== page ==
Pain and Humanity< Back
Type: Blog Articles
Pain is a necessary but unpleasant fact of human life. All of us will experience pain at some point, and for most of us this pain will abate and we will return to normality.
For the unlucky few this is not the case. Chronic pain can affect every part of a person's life, debilitating and overwhelming, resulting in poor quality of life and relentless suffering.
As modern medicine advances we are slowly managing pain better and whilst most people can manage with paracetamol, ibuprofen, or aspirin, there more targeted drugs available for chronic pain that can help alleviate serious symptoms and make life more manageable.
But how much focus should we be putting on pain? The global burden of healthcare is increasing and with an increasing aged population the cost of healthcare is rising. We are victims of our own success. Pain may be debilitating, but it is not fatal and is there an argument against costly management of symptoms at the expense of prolonging life? Is a longer life necessarily the marker of a successful outcome?
At FTP we believe that quality of life is paramount. Whilst longevity is also undoubtedly important we feel that there is an intrinsic value in enjoying life. This is reflected in the range of products we invest in, whether it be for urology health, pain, or women's health the products all increase quality of life and healthiness.
A special interest of ours is in pain; as such a complicated and subjective experience to the patient the value of treating pain is multifaceted. One of the most interesting types of pain we have come across is chronic bladder pain - also called interstitial cystitis (IC).
Symptoms of IC vary among individuals, and are often misdiagnosed as urinary tract infections (UTI). Unlike UTIs the pain from interstitial cystitis will persist long after symptoms disappear, and can include:
- Mild or intense pain in the bladder and surrounding pelvic region (including the penis and scrotum in men)
- Urgent need to urinate, even if there is little or no urine present and the patient has just urinated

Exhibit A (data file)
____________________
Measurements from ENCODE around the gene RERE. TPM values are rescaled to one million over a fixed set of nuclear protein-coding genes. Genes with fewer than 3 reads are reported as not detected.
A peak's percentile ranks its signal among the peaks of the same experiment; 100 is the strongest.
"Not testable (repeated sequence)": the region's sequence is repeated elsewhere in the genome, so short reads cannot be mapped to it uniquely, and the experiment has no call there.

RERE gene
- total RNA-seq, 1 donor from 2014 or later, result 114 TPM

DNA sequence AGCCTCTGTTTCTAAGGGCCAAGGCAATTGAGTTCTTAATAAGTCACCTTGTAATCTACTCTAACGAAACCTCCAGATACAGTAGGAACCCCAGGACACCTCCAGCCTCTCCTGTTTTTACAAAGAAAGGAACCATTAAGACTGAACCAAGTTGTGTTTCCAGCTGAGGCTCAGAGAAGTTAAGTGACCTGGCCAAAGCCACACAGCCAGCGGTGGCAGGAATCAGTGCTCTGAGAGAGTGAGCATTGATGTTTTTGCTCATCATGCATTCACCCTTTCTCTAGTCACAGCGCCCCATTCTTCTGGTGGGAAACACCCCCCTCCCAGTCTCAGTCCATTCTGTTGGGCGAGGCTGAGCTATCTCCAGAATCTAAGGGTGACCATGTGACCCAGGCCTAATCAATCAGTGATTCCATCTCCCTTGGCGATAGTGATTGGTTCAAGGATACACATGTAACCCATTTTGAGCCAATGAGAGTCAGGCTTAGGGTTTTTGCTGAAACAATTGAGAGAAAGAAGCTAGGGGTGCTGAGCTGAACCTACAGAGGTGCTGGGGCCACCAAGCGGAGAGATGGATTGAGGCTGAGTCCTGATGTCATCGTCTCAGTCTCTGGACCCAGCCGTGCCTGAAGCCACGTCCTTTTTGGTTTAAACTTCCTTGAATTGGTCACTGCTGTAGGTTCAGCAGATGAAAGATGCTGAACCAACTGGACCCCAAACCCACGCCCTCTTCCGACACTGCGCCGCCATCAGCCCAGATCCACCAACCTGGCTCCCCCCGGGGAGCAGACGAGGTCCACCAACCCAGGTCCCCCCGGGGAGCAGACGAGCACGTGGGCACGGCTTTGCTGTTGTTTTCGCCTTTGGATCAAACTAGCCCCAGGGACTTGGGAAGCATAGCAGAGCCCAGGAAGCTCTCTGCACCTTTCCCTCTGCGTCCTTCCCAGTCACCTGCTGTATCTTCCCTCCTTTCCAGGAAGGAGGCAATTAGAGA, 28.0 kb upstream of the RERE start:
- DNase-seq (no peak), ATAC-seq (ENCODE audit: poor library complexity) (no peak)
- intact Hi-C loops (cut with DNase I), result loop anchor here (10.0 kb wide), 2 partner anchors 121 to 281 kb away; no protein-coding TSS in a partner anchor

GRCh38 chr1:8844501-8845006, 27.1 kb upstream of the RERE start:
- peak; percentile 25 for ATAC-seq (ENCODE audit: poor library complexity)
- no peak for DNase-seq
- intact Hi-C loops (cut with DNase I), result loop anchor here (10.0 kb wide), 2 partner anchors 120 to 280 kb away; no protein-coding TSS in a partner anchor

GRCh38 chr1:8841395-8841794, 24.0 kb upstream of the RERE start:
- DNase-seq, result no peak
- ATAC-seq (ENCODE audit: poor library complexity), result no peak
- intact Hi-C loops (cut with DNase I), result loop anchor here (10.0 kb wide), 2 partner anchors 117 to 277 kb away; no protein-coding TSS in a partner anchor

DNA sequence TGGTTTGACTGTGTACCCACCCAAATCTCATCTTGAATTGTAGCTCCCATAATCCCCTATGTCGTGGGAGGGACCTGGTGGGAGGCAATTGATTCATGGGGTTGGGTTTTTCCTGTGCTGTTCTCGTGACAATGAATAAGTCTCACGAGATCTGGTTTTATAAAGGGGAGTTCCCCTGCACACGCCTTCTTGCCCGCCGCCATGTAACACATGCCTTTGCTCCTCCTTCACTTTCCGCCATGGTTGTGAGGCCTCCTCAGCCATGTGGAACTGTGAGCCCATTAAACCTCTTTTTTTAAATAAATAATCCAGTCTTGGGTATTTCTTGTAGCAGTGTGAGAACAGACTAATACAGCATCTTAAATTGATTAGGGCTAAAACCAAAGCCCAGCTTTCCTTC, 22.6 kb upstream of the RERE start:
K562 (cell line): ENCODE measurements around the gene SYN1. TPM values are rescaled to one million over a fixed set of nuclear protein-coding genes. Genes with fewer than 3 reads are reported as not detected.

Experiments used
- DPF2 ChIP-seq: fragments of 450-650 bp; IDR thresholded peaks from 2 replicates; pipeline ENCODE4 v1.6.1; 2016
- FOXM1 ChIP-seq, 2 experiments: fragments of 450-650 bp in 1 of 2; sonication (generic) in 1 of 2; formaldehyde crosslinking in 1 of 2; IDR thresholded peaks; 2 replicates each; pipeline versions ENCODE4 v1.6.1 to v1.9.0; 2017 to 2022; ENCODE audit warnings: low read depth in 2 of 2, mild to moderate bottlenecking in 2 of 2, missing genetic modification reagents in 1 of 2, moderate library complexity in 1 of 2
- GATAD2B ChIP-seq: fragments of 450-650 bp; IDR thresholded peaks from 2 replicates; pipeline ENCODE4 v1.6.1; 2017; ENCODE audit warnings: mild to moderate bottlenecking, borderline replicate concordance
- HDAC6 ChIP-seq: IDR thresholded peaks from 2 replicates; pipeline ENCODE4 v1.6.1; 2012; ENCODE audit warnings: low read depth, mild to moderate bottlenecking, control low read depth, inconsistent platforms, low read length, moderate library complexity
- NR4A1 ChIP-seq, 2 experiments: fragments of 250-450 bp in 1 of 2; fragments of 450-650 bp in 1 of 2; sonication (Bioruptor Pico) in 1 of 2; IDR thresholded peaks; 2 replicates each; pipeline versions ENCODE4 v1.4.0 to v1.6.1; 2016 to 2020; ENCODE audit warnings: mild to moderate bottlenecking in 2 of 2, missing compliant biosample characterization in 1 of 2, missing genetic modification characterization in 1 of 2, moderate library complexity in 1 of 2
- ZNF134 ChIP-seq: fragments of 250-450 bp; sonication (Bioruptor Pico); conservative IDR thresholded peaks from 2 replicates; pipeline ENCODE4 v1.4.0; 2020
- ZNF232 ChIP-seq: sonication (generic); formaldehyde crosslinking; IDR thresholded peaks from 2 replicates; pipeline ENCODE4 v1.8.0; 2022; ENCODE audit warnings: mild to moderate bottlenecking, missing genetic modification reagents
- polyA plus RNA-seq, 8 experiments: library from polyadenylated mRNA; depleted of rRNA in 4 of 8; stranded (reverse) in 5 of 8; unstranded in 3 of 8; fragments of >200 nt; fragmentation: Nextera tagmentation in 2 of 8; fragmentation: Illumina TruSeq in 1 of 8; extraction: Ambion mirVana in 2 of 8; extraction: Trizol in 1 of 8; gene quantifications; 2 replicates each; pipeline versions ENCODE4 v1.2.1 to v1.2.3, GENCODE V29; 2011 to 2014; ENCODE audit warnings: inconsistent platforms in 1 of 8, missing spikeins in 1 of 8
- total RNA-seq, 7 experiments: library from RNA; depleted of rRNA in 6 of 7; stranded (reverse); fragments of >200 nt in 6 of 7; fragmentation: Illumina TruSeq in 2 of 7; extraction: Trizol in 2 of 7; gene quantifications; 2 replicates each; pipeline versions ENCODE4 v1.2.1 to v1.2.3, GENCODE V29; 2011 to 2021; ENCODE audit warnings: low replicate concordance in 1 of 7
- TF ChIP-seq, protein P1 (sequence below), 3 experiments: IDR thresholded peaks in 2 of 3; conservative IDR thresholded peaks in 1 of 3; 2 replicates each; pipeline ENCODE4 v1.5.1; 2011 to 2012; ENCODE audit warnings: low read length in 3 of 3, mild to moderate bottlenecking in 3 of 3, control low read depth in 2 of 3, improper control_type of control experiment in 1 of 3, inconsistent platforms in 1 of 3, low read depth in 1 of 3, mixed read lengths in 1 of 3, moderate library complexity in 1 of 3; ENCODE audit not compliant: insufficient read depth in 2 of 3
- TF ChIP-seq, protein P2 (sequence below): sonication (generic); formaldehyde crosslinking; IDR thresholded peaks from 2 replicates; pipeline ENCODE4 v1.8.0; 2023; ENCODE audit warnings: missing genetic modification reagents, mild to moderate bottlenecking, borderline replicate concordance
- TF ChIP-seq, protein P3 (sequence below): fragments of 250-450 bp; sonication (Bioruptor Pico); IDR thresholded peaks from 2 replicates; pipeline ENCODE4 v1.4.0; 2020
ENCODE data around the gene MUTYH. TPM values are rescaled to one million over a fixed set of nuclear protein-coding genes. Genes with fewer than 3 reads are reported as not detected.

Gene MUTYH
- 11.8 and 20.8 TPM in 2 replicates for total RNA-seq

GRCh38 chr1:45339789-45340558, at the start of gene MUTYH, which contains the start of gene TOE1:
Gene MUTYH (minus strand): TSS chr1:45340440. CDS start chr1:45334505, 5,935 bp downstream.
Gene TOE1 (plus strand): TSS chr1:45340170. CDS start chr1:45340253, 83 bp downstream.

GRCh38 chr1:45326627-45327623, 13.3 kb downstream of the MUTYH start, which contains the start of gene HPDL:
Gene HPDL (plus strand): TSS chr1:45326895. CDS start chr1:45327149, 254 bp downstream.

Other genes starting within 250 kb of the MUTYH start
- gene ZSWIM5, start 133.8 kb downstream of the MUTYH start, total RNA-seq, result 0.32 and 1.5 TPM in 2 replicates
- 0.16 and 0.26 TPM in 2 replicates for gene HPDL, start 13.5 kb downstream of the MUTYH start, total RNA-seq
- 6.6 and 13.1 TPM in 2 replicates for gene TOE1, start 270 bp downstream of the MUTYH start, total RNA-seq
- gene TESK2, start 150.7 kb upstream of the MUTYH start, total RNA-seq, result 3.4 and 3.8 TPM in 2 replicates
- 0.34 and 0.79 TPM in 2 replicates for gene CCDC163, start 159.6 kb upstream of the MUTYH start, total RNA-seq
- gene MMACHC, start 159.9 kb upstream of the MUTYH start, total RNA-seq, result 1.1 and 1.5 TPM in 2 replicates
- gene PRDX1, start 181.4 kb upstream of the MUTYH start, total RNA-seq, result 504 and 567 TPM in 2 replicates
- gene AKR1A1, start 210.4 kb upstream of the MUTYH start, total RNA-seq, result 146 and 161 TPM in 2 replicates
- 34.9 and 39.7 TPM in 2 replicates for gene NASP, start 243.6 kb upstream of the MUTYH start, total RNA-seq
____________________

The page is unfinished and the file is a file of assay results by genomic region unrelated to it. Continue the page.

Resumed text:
- More frequent need to urinate
- Painful sexual intercourse and reduced libido
IC affects up to 3.5% of adult women and up to 1.5% of men (US figures), with average age of onset just 40 years of age. A correct diagnosis is reported to take up to four years, after which treatment is limited - current options include OTC or prescribed analgesics or anti-depressants, and recommended drugs may take up to 4 months before any improvement is noticed (and do not work in 70% of patients). In extreme circumstance some patients are forced to resort to radical surgery and bladder removal.
A recent 2014 study by Beckett et al showed that sufferers were more likely to have reduced earning potential and to stop working prematurely, showing that as well as the unpleasant symptoms this disease is capable of affecting the professional lives of sufferers as well as impacting their personal relationships and well-being.
So what does this leave the majority of patients who have to continue to live with chronic pain with limited options for medical intervention?
Sadly, there is no current 'cure all' solution that will work for all patients though there are pain management techniques and lifestyle adjustments that may lessen symptoms. By working with healthcare professionals and trying a variety of treatments hopefully most sufferers will find a treatment that offers some relief, however it is crucial that pharmaceutical companies and research institutions look at new treatments and pain relief for those suffering in order for them to enjoy a healthy and pain-free lifestyle.
Research and clinical trials for IC are ongoing - some of these will be directed at better treatment and some focused on better diagnosis. With advancing technology and knowledge there is hope that management of this disease will soon improve, and for our part at FTP we will continue to seek out new innovations and treatments that improve the lives of patients worldwide.
If you suspect you are suffering with IC then please get in touch with your healthcare provider. There is lots of support for sufferers worldwide, and some useful links are included below.